October 1, 2016
A Bomb in Every Issue
Posted on Aug 21, 2009
In 1967, Hinckle shut down The Sunday Ramparts, leaving Wenner out of work. (Hinckle would briefly revive the paper as a daily during the San Francisco newspaper strike of 1968.) Within months, Wenner and Gleason conceived a new magazine and began assembling the first issue in a spare room at 301 Broadway. Later, Wenner moved his magazine’s office to a loft on Brannan Street over Garrett Press, which also printed Ramparts. At Gleason’s suggestion, Wenner named his magazine after a Bob Dylan song, and with Stermer’s permission, he lifted his design directly from The Sunday Ramparts. “I only had Ramparts and my high school yearbook as a model for the magazine,” Wenner said later. “We still use some of the elements from Ramparts.”
The first issue of Rolling Stone appeared in November 1967, and the magazine’s success became an important if largely unacknowledged part of Ramparts’ legacy. In his memoir, Hinckle disavowed Wenner and Rolling Stone:
A Bomb in Every Issue: How the Short, Unruly Life of Ramparts Magazine Changed America
By Peter Richardson
New Press, 272 pages
Hinckle was more deferential to Gleason, a key factor in Rolling Stone’s success. Hinckle later claimed that he was sorry he “dumped on [Gleason’s] flower children without giving him a chance to defend the little fascists.” But for Hinckle, the bloodshed at the Altamont rock concert in 1969, when the Hell’s Angels killed a spectator in front of the stage, was vindication of his theory that the “hippie cultists” aided the forces of fascism.
Gratuitous appeals to sex produced other jarring results. One cover story, “A Paranoid’s Guide to Bugging,” explored surveillance technology, a subject of great interest in the Ramparts office. The cover photo featured Carol Doda, the busty blonde stripper from a North Beach nightclub, in a black brassiere looking directly into the camera; a recording device peeked out of her waistband, and cords ran to two attachments on the bra near her nipples. Although brazen, the cover concept wasn’t radical so much as business as usual. If it demonstrated the staff’s explicit strategy—using mainstream techniques to advance leftist ideas—it also reflected that strategy’s limitations.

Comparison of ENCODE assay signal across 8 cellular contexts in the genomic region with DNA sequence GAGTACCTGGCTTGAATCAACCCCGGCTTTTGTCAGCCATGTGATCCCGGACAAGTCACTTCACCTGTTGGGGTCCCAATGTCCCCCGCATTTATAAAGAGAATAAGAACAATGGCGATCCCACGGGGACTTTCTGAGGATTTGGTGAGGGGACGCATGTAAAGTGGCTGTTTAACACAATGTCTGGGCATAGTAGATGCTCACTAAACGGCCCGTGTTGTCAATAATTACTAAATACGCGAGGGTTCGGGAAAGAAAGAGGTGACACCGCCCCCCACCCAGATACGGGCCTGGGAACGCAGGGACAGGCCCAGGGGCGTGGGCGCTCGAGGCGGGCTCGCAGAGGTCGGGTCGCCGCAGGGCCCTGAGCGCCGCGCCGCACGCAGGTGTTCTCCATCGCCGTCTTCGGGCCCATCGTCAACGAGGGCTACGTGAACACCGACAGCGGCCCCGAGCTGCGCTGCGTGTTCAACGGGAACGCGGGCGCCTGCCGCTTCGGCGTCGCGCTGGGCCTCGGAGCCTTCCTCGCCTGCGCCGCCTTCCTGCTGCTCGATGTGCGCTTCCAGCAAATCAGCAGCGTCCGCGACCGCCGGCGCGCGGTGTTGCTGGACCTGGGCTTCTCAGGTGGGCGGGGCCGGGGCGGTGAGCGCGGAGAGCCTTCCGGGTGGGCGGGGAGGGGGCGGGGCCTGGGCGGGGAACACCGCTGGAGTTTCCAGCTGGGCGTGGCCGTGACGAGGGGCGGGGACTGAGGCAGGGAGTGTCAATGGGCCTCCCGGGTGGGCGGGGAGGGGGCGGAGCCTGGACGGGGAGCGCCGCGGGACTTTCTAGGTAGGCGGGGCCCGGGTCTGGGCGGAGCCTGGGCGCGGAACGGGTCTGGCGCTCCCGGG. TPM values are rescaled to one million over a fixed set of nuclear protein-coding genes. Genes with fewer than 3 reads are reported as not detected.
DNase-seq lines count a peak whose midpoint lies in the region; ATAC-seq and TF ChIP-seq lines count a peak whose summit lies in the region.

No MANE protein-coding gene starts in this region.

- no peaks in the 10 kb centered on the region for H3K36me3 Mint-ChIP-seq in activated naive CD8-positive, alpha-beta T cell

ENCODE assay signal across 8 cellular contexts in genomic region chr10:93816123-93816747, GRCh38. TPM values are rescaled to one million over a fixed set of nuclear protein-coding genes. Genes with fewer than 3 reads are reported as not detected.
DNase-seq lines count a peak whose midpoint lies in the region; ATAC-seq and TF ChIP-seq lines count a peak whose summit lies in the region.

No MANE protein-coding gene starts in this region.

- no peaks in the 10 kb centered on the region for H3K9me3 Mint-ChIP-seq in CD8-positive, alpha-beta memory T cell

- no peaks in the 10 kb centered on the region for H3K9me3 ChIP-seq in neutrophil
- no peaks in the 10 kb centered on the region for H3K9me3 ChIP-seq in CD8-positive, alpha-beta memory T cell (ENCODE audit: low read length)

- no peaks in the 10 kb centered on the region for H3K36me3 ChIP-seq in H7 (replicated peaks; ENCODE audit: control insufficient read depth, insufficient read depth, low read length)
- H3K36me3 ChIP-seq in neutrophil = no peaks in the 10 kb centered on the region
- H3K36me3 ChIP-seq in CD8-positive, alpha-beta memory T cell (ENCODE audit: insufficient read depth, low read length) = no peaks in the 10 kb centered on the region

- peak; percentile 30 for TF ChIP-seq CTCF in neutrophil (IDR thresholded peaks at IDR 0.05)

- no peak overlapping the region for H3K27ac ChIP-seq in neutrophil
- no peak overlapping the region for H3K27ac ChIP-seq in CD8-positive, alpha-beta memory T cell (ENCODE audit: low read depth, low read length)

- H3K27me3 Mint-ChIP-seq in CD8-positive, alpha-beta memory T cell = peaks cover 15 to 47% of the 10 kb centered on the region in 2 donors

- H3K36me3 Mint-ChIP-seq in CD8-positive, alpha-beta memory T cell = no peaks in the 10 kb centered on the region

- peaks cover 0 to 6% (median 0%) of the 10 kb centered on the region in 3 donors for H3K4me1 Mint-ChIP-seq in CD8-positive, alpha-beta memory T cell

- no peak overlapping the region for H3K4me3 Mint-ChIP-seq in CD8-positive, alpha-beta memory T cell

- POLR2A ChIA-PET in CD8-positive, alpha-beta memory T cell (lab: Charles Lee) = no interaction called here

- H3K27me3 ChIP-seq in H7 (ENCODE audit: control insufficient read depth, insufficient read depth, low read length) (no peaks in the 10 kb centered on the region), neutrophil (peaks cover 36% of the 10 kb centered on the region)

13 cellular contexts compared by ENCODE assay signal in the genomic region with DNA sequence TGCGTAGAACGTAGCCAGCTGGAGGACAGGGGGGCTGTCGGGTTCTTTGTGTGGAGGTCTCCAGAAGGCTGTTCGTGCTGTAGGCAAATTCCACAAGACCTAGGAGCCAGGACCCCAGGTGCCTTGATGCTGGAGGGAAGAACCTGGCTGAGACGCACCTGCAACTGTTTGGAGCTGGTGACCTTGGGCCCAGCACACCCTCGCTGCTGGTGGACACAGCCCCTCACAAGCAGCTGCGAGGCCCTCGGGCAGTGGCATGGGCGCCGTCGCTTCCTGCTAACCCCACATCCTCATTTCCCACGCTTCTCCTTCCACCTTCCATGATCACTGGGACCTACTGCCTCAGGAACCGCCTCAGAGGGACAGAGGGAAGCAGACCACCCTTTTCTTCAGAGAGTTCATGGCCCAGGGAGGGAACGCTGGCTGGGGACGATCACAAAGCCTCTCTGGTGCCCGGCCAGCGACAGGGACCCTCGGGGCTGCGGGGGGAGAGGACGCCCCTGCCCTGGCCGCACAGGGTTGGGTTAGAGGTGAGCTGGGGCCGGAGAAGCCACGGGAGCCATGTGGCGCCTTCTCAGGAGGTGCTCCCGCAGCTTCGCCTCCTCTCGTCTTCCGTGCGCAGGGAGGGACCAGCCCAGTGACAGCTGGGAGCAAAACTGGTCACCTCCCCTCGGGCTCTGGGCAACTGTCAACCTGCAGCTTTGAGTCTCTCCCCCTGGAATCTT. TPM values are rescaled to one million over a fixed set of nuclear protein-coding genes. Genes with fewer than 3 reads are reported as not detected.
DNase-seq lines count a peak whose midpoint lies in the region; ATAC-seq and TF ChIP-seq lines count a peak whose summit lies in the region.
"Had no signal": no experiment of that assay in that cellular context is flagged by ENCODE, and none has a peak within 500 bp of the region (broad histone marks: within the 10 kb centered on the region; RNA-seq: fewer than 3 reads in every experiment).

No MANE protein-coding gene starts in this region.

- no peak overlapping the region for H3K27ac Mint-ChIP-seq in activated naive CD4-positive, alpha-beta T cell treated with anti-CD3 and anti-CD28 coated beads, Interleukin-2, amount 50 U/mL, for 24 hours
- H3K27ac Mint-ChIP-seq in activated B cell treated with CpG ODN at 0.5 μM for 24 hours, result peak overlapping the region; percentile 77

When the magazine addressed feminist concerns, it frequently fell short. Warren and Marianne Hinckle’s generally laudatory “Women Power” cover story of February 1968 was criticized for its reference to “narrow-minded bitches,” and the cover photograph caused a minor furor. The shot featured a female model’s cleavage, but her head was cropped out of the picture. The irony wasn’t lost on the female staff or readers, many of whom were organizing the first women’s groups. In awarding Warren Hinckle the “Male Chauvinist of the Month Award,” the March issue of Voice of the Women’s Liberation Movement maintained that he “depicted ‘political women’ as having two tits and no head.”
As the Haight-Ashbury story and another CIA bombshell—this one on the agency’s secret funding of the National Student Association—reached large audiences, Eldridge Cleaver was assembling the Soul on Ice manuscript for McGraw-Hill. In May 1967, however, Cleaver accompanied Bobby Seale and seventeen other Panthers in full regalia to the state capitol in Sacramento. Their purpose was to protest a new gun control bill, which was widely regarded as a response to the Panthers’ armed patrols of Oakland’s black neighborhoods.
Predominantly white, sleepy, and surrounded by farmland, Sacramento was an unlikely venue for eighteen armed black militants. Brandishing their shotguns and M-16s, the Panthers were met by reporters before entering the capitol and striding into the legislative chamber. As cameras flashed, police officers confiscated the weapons and led the Panthers off the floor of the assembly with minimal resistance. Outside the building, Bobby Seale read Executive Mandate Number One to the press:
When they returned to their cars, Cleaver told Seale, “Brother, we did it. We did it, man. We put it over.” Seale replied, “That’s right, brother, we did.” Then Seale gave the order to leave. “Let’s go. We gonna go eat all this fried chicken that we got here, ’cause I’m hungry and it’s hot in this town.”